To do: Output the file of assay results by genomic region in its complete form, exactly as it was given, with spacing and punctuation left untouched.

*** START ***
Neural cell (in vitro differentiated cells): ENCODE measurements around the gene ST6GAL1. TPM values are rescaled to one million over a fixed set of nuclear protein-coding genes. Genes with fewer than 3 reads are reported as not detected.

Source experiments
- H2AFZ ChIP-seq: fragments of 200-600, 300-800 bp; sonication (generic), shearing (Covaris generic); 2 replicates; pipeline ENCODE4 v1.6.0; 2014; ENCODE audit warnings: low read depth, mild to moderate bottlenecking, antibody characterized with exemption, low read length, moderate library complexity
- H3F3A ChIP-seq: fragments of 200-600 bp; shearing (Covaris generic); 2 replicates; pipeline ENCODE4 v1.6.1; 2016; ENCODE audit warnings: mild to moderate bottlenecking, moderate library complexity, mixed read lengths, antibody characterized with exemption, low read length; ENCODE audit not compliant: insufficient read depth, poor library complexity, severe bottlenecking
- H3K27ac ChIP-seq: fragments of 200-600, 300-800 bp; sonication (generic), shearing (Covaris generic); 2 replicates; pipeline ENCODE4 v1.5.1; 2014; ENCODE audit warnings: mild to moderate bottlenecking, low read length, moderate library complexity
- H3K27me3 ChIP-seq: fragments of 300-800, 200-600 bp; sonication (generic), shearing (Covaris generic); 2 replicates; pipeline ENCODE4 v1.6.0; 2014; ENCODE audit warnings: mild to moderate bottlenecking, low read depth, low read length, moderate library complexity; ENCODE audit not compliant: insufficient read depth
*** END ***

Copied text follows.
Neural cell (in vitro differentiated cells): ENCODE measurements around the gene ST6GAL1. TPM values are rescaled to one million over a fixed set of nuclear protein-coding genes. Genes with fewer than 3 reads are reported as not detected.

Source experiments
- H2AFZ ChIP-seq: fragments of 200-600, 300-800 bp; sonication (generic), shearing (Covaris generic); 2 replicates; pipeline ENCODE4 v1.6.0; 2014; ENCODE audit warnings: low read depth, mild to moderate bottlenecking, antibody characterized with exemption, low read length, moderate library complexity
- H3F3A ChIP-seq: fragments of 200-600 bp; shearing (Covaris generic); 2 replicates; pipeline ENCODE4 v1.6.1; 2016; ENCODE audit warnings: mild to moderate bottlenecking, moderate library complexity, mixed read lengths, antibody characterized with exemption, low read length; ENCODE audit not compliant: insufficient read depth, poor library complexity, severe bottlenecking
- H3K27ac ChIP-seq: fragments of 200-600, 300-800 bp; sonication (generic), shearing (Covaris generic); 2 replicates; pipeline ENCODE4 v1.5.1; 2014; ENCODE audit warnings: mild to moderate bottlenecking, low read length, moderate library complexity
- H3K27me3 ChIP-seq: fragments of 300-800, 200-600 bp; sonication (generic), shearing (Covaris generic); 2 replicates; pipeline ENCODE4 v1.6.0; 2014; ENCODE audit warnings: mild to moderate bottlenecking, low read depth, low read length, moderate library complexity; ENCODE audit not compliant: insufficient read depth